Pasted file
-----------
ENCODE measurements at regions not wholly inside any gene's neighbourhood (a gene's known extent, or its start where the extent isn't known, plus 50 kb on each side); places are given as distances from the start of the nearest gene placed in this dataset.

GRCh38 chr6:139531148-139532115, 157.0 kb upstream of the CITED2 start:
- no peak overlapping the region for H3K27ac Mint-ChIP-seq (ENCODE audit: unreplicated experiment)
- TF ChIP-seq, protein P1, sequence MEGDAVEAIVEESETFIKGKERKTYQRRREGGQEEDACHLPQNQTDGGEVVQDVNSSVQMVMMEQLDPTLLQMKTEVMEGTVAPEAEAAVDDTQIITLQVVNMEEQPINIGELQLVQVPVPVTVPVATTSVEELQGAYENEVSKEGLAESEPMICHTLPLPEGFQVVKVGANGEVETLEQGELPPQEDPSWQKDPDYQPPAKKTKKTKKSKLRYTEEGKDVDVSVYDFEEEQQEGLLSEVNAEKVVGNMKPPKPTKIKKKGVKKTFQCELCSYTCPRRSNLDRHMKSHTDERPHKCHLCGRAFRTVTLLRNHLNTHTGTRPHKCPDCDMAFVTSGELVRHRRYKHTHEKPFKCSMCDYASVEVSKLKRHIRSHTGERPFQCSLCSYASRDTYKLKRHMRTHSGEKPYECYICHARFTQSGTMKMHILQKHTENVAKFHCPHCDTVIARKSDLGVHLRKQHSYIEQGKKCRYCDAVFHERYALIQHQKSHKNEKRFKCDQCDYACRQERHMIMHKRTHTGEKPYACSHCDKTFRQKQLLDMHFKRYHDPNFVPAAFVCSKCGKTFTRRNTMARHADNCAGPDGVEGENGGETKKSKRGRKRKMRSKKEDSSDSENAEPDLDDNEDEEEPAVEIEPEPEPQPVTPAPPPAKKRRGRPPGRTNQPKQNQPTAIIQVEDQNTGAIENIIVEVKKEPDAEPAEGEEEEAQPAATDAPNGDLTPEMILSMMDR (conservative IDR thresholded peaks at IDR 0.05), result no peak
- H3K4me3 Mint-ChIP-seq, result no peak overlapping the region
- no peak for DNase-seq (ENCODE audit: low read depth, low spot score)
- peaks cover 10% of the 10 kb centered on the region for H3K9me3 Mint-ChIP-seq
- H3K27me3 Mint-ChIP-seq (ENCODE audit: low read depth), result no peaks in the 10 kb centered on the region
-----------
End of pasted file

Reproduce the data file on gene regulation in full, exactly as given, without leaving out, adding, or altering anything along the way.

ENCODE measurements at regions not wholly inside any gene's neighbourhood (a gene's known extent, or its start where the extent isn't known, plus 50 kb on each side); places are given as distances from the start of the nearest gene placed in this dataset.

GRCh38 chr6:139531148-139532115, 157.0 kb upstream of the CITED2 start:
- no peak overlapping the region for H3K27ac Mint-ChIP-seq (ENCODE audit: unreplicated experiment)
- TF ChIP-seq, protein P1, sequence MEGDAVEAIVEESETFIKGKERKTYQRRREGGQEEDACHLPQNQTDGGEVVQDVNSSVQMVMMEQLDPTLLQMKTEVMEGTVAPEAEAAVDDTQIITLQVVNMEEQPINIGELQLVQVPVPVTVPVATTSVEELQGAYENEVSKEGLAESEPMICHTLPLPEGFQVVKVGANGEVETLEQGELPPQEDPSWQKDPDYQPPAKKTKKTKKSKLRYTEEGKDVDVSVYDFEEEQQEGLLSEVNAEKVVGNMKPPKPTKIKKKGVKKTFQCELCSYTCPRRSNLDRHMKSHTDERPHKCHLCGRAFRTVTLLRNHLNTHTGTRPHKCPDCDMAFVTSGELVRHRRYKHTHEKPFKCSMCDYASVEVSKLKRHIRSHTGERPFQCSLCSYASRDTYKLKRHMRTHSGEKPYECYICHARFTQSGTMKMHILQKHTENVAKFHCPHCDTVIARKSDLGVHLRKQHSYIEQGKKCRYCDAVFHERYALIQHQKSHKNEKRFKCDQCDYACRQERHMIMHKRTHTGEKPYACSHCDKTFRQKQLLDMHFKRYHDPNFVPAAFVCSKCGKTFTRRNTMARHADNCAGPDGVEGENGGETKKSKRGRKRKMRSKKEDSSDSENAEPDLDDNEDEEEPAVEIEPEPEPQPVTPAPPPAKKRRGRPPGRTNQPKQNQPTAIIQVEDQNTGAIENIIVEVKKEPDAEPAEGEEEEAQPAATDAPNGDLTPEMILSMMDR (conservative IDR thresholded peaks at IDR 0.05), result no peak
- H3K4me3 Mint-ChIP-seq, result no peak overlapping the region
- no peak for DNase-seq (ENCODE audit: low read depth, low spot score)
- peaks cover 10% of the 10 kb centered on the region for H3K9me3 Mint-ChIP-seq
- H3K27me3 Mint-ChIP-seq (ENCODE audit: low read depth), result no peaks in the 10 kb centered on the region